The main criteria for choosing a designer
- April 21, 2021
In Hungary today, 20-30% of every 10 construction projects fail or die during the design phase. Roughly 60% of what is built is economically bankrupt, the handover is delayed, it ends up in litigation and nobody wins at the end of the day. These are mainly the major investments. Finally, probably 30-40% are successful. They are set up by individuals and multinationals, with a very good sense or consciously structured project coordination.
If you want a successful project, the first critical point is the choice of designer. There are three aspects to consider, the third being the most important for the success and cost of the investment.
1. See what kind of houses the selected designer designs
In other words, do you like his style?
It is different for everyone and there is no universal truth. If you are thinking of an organic public building, you will never get along with a minimalist designer, and if you want to make headlines in Octogon magazine, you will never ask for a mediterranean style house.
Still, if you’re not thinking about private investment, but perhaps something that will
egy évtizedre meghatározza egy városrész vagy egy utca hangulatát, esetleg pár száz embernek fog munkahelyéül szolgálni, akkor mindig törekedj az
strive for architectural quality.
Most importantly, under no circumstances should we allow a single-family home builder to sum up a tasteless building from all the Archicad elements and plaster finishes he knows, just because we didn’t bother to pre-qualify or pay 1% design fee more.
2. Ask how practical are his/her houses?
The other side of the coin is that we have a lot of very talented designers who perhaps put a little more emphasis on the mass proportions of the building and the context of the spaces and materials than on the real needs of the actual use.
In some cases – a museum or a public building – this may be very appropriate, but often the desire for self-expression overrides this in projects where it would not be justified.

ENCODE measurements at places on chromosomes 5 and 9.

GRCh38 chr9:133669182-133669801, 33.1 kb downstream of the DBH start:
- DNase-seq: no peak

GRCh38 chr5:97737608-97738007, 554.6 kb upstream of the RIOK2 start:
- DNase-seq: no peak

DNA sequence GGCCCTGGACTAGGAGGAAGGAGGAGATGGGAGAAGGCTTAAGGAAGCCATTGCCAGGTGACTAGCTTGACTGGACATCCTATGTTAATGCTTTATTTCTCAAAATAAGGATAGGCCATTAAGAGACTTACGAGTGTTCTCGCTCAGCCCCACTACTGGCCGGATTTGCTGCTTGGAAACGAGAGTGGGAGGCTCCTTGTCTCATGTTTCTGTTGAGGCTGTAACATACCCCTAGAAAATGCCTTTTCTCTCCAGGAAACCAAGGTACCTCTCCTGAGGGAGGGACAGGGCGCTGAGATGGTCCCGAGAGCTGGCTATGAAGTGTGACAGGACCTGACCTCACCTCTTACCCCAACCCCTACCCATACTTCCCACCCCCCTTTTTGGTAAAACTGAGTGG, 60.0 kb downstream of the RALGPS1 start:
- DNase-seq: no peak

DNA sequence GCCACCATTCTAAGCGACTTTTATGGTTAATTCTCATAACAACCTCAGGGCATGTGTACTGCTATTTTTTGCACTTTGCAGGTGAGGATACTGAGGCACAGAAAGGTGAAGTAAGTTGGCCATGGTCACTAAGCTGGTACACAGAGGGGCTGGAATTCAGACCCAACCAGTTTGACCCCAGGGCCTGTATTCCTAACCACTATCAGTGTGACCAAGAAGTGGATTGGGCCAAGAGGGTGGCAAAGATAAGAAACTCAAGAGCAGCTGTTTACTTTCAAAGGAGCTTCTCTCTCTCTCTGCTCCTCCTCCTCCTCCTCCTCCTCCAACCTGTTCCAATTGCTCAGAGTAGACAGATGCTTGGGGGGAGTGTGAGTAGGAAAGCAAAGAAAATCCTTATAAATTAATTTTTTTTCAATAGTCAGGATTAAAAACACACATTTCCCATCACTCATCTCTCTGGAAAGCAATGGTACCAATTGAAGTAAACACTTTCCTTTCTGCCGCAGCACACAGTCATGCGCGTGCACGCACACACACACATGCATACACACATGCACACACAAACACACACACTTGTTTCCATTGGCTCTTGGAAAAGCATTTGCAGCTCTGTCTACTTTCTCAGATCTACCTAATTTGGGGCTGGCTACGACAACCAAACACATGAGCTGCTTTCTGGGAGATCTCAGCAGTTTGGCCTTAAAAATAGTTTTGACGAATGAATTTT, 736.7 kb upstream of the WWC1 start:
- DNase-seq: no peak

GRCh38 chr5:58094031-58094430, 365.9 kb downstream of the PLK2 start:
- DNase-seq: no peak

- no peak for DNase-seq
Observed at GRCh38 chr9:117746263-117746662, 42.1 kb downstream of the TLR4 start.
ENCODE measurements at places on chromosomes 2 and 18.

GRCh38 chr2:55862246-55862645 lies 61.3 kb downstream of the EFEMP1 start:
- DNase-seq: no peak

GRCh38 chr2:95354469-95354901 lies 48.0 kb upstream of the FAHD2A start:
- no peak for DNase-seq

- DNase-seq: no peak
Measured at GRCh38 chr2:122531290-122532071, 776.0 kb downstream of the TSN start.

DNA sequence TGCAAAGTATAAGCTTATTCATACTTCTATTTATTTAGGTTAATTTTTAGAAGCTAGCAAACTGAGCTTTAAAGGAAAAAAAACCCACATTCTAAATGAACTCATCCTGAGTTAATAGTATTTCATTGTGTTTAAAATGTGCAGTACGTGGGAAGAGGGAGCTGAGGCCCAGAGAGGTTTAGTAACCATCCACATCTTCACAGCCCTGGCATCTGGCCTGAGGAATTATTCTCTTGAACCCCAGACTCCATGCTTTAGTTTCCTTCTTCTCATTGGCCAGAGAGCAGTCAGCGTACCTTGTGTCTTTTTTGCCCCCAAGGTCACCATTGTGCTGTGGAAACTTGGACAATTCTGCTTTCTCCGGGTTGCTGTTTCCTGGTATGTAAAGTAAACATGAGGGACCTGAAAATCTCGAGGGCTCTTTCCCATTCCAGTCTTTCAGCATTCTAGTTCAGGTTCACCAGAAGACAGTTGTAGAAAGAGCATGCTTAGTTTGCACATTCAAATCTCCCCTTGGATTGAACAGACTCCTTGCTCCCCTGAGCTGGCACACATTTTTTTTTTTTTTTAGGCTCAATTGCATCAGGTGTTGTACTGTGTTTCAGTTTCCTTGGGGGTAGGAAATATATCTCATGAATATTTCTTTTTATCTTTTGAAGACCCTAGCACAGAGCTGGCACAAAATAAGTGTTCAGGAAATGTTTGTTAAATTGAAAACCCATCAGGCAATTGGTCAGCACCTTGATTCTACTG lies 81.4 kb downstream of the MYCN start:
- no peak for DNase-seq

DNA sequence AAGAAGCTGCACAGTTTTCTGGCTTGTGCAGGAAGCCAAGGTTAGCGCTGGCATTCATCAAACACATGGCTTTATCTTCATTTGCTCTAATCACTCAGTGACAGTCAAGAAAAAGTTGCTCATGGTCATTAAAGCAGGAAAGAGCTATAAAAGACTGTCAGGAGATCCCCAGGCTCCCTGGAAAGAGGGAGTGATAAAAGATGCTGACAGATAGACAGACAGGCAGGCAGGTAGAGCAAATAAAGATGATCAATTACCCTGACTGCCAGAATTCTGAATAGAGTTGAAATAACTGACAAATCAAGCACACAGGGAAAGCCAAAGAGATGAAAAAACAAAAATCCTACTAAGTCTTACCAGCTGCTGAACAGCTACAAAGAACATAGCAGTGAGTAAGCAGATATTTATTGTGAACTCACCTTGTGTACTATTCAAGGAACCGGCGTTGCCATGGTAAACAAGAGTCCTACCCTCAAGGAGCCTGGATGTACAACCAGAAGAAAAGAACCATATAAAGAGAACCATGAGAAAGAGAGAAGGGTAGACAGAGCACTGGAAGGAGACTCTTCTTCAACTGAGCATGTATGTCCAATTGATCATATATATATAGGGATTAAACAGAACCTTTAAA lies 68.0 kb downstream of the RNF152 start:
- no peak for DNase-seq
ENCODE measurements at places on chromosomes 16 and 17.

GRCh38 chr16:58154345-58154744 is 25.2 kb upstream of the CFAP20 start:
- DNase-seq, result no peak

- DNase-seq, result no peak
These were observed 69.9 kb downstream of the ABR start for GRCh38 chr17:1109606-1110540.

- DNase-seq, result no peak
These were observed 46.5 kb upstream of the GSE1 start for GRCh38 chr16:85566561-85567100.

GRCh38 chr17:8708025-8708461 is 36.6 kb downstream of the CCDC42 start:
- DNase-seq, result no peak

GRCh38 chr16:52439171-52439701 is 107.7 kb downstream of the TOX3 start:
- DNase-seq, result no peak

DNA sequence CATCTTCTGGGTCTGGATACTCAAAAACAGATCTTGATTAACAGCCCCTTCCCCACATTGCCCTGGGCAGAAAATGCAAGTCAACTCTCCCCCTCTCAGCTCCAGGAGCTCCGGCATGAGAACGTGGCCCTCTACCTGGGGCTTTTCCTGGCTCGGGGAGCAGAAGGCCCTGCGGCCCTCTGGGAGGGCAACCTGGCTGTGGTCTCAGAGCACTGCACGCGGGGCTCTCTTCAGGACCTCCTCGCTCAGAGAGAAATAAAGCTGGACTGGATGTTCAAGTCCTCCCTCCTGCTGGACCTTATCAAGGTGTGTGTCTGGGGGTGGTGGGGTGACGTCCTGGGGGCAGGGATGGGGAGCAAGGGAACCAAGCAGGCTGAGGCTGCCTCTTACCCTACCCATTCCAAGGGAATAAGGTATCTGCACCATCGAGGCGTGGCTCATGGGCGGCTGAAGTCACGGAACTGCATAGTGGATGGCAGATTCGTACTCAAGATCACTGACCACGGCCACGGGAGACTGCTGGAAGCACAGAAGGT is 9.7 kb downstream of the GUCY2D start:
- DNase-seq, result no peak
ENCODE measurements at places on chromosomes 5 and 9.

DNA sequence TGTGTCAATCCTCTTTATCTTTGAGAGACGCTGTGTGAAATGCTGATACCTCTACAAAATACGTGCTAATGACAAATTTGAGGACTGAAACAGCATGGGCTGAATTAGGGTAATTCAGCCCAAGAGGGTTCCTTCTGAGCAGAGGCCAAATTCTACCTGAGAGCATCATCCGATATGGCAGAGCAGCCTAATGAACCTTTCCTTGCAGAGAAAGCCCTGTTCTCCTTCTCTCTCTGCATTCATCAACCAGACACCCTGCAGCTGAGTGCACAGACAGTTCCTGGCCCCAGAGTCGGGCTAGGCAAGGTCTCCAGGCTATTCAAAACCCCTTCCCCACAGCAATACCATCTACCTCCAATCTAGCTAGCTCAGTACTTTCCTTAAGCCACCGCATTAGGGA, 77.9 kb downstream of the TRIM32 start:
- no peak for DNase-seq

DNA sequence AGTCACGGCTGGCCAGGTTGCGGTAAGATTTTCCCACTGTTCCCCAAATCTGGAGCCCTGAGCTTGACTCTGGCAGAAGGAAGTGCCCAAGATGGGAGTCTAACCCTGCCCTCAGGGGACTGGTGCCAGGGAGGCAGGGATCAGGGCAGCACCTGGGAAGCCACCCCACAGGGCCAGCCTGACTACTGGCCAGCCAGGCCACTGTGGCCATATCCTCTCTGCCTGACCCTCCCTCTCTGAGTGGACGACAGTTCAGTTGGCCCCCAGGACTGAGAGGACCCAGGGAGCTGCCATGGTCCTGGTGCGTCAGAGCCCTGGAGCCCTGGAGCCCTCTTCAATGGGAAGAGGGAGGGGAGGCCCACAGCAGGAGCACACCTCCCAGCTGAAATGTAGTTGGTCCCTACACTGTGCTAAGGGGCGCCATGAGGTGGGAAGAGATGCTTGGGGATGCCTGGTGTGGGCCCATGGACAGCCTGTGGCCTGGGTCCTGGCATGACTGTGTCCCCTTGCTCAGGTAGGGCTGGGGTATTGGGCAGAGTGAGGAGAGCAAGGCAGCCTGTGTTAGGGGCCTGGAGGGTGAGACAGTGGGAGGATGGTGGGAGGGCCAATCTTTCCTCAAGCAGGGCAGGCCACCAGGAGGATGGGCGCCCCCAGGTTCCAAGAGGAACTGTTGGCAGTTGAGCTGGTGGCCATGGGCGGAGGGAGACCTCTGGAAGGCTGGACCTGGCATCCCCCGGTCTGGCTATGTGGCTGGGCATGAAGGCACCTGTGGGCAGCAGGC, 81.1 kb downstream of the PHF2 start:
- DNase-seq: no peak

Decide how functional you want your buildingto be and consider this when choosing a designerotherwise…
The result: dead spaces, expensive buildings, and a non-functional floor plan that draws out the Big Dipper… So, in practical terms, the designer is creating a “sculpture” where the user is more of an annoyance or distraction, but ultimately a tolerable factor for him.
3. How “buildable” were the designer’s previous plans?
This is a critical and expensive point at which a significant proportion of Hungarian construction projects bleed to death.
Let’s assume that everything went well. Our designer has designed a house of high architectural quality, cost-effective and usable – which is to be expected from a designer of good ability.
The involvement of engineers and co-designers and the design of the building’s construction plans – its structure, mechanical and electrical systems, and nodes – will begin.
Unfortunately, it may then turn out that the toolkit of our excellent and responsive designer is not suitable for designing a house of great complexity.
I’ve written a lot about this in our blog and case studies, so I won’t go into it now, but instead, I’ll share with you what I think you should ask your designer if you want a successful BIM project.
To BIM or not BIM, that is the question.
Ask him what he thinks BIM is.
If our designer starts explaining the theoretical meaning of Building Information Modelling in a bit of a rambling way, he has probably never done it before.
Ask questions, give you examples: how they use it, what are the practical benefits, but know that BIM is a toolkit that increases the efficiency of the construction industry from design through construction to operation.
Ask him to show you a point cloud in his office.
In a company working with high-level BIM, point cloud is as much a matter of course as a water meter is for a bricklayer.
If he doesn’t have that, he’s never done a field survey before, so he’s working from manual measurements, so there will probably be a lot of small discrepancies that will hurt him during the construction.
Ask him to open a multi-disciplinary BIM model.
If he can show you a model that includes not only the architecture but also the structural, mechanical and electrical systems, chances are good that he or she can build a prototype of a building in the digital space and you will get high-quality designs.